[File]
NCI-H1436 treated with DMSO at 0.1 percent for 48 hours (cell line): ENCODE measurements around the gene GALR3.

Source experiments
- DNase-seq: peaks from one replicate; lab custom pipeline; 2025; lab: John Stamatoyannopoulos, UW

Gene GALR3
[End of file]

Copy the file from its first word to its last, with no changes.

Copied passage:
NCI-H1436 treated with DMSO at 0.1 percent for 48 hours (cell line): ENCODE measurements around the gene GALR3.

Source experiments
- DNase-seq: peaks from one replicate; lab custom pipeline; 2025; lab: John Stamatoyannopoulos, UW

Gene GALR3